Get started with these 9 Recipes That Seriously Reduce Your Stress Levels.

2. Focus on anti-inflammatory foods

In particular, Broihier suggests focusing on adding anti-inflammatory foods to your meals in order to reduce those stress levels.

“Eat more whole foods, get plenty of foods rich in omega-3 fats (chia, flax, fatty fish, walnuts), and choose good sources of magnesium, like pumpkin seeds, spinach, bananas, and avocados,” she says.

In particular, omega-3 fatty acids have been linked to reducing anxiety and inflammation in the body in multiple randomized control studies. In particular, anti-inflammatory foods can positively affect neurochemical mechanisms in the brain, meaning they’re especially beneficial for brain health.

Foods high in dietary fiber also help with reducing inflammation in the body, while also reducing the risk of other stressful mental health conditions like depression and anxiety. The American Heart Association recommends getting at least 25 to 30 grams of fiber in your diet daily, which also benefits digestive health and lowers the risk of metabolic syndrome.

Related: The Best 8 Foods to Reduce Inflammation, Say Experts

Salmon salad with leafy greens

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3. Try intermittent fasting

While there’s still a lot of research underway on the effects of intermittent fasting, some dietitians find some of the more relaxed practices of intermittent fasting to be beneficial when it comes to weight management. By regulating a time period for when to eat throughout the day — like having a 12-hour fasting window, eating only from 8 a.m. until 8 p.m. — you reduce or eliminate mindless snacking, and according to Broihier, even reduce cortisol levels.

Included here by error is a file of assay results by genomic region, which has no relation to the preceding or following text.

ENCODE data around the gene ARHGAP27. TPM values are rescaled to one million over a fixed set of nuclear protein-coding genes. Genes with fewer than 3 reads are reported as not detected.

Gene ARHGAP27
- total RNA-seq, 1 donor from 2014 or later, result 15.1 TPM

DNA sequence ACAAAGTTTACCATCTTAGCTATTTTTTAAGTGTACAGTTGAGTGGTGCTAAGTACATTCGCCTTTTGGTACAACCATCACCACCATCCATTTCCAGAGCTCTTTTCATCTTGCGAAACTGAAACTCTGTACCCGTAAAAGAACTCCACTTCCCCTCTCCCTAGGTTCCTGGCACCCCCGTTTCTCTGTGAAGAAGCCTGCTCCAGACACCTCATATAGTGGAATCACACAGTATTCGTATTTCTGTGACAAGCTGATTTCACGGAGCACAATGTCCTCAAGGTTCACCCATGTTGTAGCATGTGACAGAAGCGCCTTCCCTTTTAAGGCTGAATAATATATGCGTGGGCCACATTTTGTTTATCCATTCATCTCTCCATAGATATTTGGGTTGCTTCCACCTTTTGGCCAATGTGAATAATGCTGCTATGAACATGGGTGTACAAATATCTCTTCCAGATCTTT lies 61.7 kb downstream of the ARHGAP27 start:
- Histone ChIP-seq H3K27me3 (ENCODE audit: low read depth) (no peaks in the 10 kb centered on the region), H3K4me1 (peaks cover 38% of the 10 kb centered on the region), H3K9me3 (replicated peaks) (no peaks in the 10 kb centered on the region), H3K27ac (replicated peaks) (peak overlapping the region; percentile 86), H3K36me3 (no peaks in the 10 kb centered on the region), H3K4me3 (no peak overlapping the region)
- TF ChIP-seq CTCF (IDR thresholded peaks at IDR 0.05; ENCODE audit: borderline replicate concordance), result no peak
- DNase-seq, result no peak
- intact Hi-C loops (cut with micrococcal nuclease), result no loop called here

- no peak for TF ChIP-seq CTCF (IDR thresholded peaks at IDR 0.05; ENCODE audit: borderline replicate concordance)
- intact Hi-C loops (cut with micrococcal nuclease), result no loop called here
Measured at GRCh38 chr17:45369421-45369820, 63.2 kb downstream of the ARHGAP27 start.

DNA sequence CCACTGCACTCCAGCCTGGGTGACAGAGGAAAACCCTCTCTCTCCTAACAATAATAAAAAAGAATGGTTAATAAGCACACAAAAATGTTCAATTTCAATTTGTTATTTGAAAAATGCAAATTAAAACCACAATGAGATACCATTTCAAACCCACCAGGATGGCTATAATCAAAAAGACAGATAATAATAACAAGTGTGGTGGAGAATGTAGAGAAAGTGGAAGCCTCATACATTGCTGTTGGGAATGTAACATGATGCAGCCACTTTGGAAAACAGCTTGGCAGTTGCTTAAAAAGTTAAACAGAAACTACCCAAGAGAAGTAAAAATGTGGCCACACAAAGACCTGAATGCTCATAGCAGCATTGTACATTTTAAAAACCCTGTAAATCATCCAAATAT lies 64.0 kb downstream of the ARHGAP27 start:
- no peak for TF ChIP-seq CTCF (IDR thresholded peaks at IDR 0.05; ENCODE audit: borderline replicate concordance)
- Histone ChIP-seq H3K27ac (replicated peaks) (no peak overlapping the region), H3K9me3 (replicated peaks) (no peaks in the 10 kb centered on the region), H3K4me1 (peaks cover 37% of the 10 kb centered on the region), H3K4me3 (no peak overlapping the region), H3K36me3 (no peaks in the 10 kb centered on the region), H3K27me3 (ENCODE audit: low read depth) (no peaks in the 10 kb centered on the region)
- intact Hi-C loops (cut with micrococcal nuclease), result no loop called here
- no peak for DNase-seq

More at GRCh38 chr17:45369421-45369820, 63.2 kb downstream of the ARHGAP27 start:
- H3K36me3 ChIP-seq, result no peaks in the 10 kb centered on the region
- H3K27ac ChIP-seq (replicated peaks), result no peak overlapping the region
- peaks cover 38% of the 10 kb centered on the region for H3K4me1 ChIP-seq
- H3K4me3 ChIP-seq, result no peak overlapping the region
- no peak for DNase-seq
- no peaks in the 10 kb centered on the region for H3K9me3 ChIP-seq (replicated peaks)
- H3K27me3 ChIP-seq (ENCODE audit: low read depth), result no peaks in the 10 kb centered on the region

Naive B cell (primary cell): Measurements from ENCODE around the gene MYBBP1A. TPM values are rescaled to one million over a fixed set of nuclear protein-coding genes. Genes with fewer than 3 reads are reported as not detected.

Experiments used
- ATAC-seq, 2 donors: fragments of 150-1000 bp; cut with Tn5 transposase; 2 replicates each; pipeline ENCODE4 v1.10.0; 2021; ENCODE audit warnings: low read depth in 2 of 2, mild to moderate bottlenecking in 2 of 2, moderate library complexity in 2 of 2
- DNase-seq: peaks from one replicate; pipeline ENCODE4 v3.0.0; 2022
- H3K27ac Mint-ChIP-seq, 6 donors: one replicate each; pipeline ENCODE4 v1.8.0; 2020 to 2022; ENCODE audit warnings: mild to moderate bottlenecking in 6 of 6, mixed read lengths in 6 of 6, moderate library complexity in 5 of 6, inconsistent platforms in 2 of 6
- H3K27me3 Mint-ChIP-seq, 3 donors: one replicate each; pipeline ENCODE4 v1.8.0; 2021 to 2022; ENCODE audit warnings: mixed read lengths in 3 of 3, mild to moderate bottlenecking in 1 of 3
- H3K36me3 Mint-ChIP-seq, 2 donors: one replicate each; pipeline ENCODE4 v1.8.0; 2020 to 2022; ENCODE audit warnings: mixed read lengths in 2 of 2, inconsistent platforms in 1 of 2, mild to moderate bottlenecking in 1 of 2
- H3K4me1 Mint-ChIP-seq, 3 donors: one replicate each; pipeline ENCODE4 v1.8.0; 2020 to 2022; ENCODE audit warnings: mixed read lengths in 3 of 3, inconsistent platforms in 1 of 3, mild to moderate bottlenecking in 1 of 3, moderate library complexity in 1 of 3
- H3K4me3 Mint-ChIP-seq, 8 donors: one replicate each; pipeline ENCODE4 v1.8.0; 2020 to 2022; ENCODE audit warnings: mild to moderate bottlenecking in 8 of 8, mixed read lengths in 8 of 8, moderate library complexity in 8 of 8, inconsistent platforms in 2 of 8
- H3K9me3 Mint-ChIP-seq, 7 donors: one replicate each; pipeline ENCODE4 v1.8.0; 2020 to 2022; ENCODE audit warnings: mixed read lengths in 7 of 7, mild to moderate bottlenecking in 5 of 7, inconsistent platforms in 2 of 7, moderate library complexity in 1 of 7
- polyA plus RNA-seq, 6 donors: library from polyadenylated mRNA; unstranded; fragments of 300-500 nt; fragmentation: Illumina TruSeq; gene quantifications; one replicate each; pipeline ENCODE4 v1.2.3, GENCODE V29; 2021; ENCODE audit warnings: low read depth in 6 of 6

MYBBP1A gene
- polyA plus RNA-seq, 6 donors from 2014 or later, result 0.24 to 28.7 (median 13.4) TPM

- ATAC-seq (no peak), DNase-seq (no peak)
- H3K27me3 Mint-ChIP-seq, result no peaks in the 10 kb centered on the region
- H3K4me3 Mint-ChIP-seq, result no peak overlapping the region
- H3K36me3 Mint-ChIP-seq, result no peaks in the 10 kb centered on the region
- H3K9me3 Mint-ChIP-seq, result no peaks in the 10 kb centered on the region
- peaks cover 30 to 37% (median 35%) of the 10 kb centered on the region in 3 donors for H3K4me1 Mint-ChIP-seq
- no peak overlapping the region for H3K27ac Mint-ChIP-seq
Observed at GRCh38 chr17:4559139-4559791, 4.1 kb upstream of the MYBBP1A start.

“There’s evidence that a late-day eating window decreases morning cortisol levels, which isn’t ideal, but an early day window helps cortisol decrease at night, which is desirable,” says Broihier. So if you’re going to try intermittent fasting, shift your eating window to earlier in the day.

4. Limit alcohol and caffeine

It may seem like having a glass of wine reduces stress, but in fact, alcohol stimulates cortisol secretion and causes feelings of intense anxiety.

Related: The Psychological Effects of Alcohol You May Not Know About

As for caffeine, a 2022 systematic review published in General Hospital Psychiatry found that high consumption  can induce anxiety, and drinking five cups a day or more can induce panic attacks. The FDA says it’s safe to consume 400 milligrams of caffeine in a day, which is equivalent to four cups (28 ounces) of coffee. But individuals react differently to caffeine, and your tolerance may be lower.

If you have a daily caffeine and/or alcohol habit, reducing either or both may help with cortisol levels. If you drink coffee every day, it may be helpful to reduce the amount slowly over time to avoid withdrawal symptoms.

5. Drink herbal tea

“There’s a decent amount of research on certain herbs for lowering stress and therefore can help lower cortisol levels, including ashwagandha, chamomile, Rhodiola, and lemon balm,” says Broihier. “While drinking chamomile or lemon tea is generally safe and can help you de-stress, taking supplements of any of these is something that you should discuss with your doctor.”

Read next: 6 Eating Habits That Might Be Increasing Your Stress